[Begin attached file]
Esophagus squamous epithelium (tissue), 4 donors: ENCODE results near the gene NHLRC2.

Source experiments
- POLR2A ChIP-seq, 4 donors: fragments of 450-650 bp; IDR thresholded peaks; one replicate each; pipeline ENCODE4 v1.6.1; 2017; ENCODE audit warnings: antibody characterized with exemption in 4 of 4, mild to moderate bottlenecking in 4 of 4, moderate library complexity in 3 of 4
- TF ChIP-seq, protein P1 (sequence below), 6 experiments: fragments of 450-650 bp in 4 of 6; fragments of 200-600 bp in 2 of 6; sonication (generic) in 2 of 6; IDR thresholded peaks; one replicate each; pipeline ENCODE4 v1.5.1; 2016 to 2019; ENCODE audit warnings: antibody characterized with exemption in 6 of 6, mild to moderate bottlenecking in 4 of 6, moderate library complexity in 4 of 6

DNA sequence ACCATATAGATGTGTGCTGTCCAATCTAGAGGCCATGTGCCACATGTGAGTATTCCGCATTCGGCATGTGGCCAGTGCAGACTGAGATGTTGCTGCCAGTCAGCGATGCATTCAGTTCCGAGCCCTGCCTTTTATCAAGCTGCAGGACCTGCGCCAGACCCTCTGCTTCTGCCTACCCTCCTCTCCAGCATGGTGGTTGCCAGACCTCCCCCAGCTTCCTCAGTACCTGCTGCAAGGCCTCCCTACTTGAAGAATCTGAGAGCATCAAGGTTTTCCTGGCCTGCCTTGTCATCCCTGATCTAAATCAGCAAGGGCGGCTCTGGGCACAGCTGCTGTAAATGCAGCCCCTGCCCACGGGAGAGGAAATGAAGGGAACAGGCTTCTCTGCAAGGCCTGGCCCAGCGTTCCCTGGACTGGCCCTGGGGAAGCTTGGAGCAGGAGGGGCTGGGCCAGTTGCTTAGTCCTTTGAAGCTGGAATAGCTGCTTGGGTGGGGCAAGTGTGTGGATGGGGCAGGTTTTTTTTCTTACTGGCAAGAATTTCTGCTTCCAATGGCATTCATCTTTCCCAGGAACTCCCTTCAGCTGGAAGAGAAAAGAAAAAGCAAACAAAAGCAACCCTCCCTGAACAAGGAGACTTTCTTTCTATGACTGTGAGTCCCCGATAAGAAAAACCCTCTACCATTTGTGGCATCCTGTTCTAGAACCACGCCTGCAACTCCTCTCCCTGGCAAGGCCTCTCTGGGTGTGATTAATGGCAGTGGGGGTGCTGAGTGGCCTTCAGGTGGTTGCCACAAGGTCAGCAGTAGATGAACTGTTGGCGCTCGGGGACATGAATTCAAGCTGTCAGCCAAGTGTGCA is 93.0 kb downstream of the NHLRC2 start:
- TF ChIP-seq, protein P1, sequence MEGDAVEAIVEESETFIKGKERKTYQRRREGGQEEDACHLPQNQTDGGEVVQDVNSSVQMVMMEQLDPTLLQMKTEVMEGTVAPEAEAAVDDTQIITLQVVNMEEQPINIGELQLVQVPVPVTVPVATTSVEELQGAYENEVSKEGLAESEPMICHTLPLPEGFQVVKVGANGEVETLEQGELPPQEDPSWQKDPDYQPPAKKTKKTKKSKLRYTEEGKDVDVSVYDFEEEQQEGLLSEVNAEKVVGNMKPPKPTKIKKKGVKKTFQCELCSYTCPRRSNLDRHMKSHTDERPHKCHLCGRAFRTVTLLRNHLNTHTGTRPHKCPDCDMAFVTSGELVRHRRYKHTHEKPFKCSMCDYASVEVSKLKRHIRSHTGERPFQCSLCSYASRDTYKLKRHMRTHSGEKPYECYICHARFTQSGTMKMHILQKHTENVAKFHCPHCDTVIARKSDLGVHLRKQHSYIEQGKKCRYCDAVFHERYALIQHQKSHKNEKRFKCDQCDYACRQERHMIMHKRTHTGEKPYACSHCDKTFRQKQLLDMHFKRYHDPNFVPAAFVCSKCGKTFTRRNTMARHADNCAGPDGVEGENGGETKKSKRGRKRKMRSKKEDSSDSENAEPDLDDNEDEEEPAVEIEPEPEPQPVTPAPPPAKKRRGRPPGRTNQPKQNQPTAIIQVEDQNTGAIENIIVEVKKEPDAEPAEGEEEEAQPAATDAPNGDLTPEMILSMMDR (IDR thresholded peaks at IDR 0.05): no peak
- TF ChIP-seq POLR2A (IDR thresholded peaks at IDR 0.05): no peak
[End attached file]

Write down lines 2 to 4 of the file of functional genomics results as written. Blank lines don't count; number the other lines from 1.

Source experiments
- POLR2A ChIP-seq, 4 donors: fragments of 450-650 bp; IDR thresholded peaks; one replicate each; pipeline ENCODE4 v1.6.1; 2017; ENCODE audit warnings: antibody characterized with exemption in 4 of 4, mild to moderate bottlenecking in 4 of 4, moderate library complexity in 3 of 4
- TF ChIP-seq, protein P1 (sequence below), 6 experiments: fragments of 450-650 bp in 4 of 6; fragments of 200-600 bp in 2 of 6; sonication (generic) in 2 of 6; IDR thresholded peaks; one replicate each; pipeline ENCODE4 v1.5.1; 2016 to 2019; ENCODE audit warnings: antibody characterized with exemption in 6 of 6, mild to moderate bottlenecking in 4 of 6, moderate library complexity in 4 of 6